Elizabeth St John and The Lady of the Tower

The highlight of this year’s Swindon Festival of Literature for me was meeting Elizabeth St. John.

Elizabeth travelled from her 21st century home in California to her ancestral home at Lydiard Park to deliver a sell out talk about her book The Lady of the Tower.

In the majestic Grand Hall in Lydiard House, Elizabeth talked about writing historical fiction and how she crafted her novel about Lucy St John, the youngest sister depicted in the St John family portrait at the centre of the polyptych. Then in the gathering twilight we were treated to a private viewing of the memorial in St Mary’s Church, where Elizabeth and her daughter were photographed alongside their ancestors.

Elizabeth St John and her daughter Emma.
Photo published courtesy of Richard Wintle Calyx Multimedia

Elizabeth’s book, the first in a series, has been a labour of love which had its beginnings in an article Elizabeth wrote entitled The Influence of the Villiers Connection on the First Baronet and his Sisters, published in 1987 in the Friends of Lydiard Tregoz Report No 22.

Meticulously researched, Elizabeth sets the scene as the 16th century draws to a close. With the death of Sir John St John and his wife, the former Lucy Hungerford, what is to become of their only surviving son John and their six daughters Katherine, Jane, Anne, Eleanor, Barbara and Lucy?

In the Lady of the Tower Elizabeth follows the fortunes of youngest daughter Lucy, but in this earlier article she explores the wheeling and dealings of Barbara St John’s husband Edward Villiers and his half brother George, the King’s favourite, created Earl of Buckingham in 1618 (raised to Duke of Buckingham in 1624).

Sir John St John, First Baronet, returns to Lydiard shortly after his marriage to Anne Leighton where he is reunited with his sisters. These were the Golden Years when the family coffers were full and the St John star rising.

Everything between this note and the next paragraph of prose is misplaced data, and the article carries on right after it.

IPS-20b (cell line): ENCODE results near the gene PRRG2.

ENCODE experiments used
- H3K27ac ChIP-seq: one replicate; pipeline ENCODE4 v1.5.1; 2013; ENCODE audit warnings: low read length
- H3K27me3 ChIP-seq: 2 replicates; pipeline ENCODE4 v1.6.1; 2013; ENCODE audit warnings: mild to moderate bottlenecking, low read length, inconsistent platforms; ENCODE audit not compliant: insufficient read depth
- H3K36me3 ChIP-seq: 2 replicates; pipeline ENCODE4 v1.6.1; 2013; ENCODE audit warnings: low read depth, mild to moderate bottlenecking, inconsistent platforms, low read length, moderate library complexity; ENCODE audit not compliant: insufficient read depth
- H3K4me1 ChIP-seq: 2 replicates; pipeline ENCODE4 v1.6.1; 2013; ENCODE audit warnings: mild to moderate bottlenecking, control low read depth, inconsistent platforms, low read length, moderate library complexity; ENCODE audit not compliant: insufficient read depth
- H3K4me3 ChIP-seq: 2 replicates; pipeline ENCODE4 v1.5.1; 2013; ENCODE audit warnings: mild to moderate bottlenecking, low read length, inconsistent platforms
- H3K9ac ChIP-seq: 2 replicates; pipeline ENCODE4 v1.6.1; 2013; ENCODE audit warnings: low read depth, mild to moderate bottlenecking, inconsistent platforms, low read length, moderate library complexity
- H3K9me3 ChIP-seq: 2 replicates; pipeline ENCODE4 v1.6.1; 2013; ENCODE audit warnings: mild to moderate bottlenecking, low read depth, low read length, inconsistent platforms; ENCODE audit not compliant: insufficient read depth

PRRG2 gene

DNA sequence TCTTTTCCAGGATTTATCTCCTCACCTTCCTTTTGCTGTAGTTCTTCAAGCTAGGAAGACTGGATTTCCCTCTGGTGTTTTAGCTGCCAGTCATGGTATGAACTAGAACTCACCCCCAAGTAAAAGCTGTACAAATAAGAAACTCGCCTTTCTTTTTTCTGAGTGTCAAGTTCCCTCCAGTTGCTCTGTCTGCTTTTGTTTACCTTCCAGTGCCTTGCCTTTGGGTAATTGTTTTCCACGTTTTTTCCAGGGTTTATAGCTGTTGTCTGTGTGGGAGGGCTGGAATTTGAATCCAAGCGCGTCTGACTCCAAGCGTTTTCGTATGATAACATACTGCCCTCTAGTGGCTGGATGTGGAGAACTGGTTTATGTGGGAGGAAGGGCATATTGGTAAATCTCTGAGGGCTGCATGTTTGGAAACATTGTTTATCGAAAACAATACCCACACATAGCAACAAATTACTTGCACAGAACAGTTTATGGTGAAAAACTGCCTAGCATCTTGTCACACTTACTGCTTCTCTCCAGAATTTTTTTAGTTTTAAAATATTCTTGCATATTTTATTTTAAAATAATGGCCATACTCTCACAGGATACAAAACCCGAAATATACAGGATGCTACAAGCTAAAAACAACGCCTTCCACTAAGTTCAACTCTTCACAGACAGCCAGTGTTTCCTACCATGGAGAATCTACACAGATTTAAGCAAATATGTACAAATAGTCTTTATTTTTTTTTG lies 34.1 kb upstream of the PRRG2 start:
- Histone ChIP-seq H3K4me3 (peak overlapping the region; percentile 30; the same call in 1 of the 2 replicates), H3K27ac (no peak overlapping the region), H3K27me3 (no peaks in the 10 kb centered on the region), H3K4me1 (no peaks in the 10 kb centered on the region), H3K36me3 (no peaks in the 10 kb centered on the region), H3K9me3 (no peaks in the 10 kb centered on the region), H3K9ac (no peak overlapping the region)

Elizabeth writes:

“Amidst all the turbulence of seventeenth century political manoeuvring, power broking, financial scheming and friendship trading, the First Baronet appears as a haven of imperturbability. He seems to have been content to stay close to home, father his children, manage his estates and devote himself to increasing the splendour of his Church and home. His life could never have been dull, though with the constant stream of family crises that his sisters encountered. His willingness to support them through their problems shines through, and Lydiard must have been a welcome retreat from the harsh realities of day-to-day life for all of the the family.”

Elizabeth is American Ambassador for the Friends of Lydiard Park and can be contacted through the website.

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Elizabeth Knollys, Lady Leighton

Pippa Middleton, the younger sister of Catherine, Duchess of Cambridge, married her millionaire fiance James Matthews today at St Mark’s Church, Englefield in Berkshire in what is already being described as Britain’s wedding of the year.

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The Duke and Duchess of Cambridge’s two children, three year old Prince George and his little sister Princess Charlotte 2, were among the eight attendants.

When Catherine Middleton became engaged to Prince William in 2010 a family tree was published purporting that both Catherine and William could trace their common ancestry to Elizabeth Knollys, Lady Leighton and her husband Sir Thomas. William descended from their younger daughter Anne who married Sir John St John 1st Baronet and Catherine from the elder one Elizabeth. (The story of Anne Leighton, who married Sir John St John 1st Baronet in 1604, is told here.)

Unfortunately, in a pamphlet written in 1890 by an over zealous family historian, Canon James Davenport, who jumped to one too many conclusions, as it is so easy to do, and traced the Davenport family through the Talbots to the elder Leighton daughter. Then in 2010 it was republished all over again, this time in the Daily Mail, and I for one became very excited – a second, sideways link from the young Royals to Lydiard House and the St John family.

Sadly the error was quickly exposed – but the good news is there still remains a St John, Lydiard Park link between William and Anne!

The Knollys family were about as close to Elizabeth I as it was possible to be.

Katherine Knollys was her first cousin, the daughter of Mary Boleyn, and possibly even her half sister. There is a much disputed rumour that Katherine was the product of her mother’s affair with Henry VIII. The King, however, did not acknowledge Katherine as his daughter, but he did put a lot of opportunities and wealth in her way. Perhaps neither Mary nor the King could be entirely sure, but there is no denying a strong physical resemblance.

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Katherine, Lady Knollys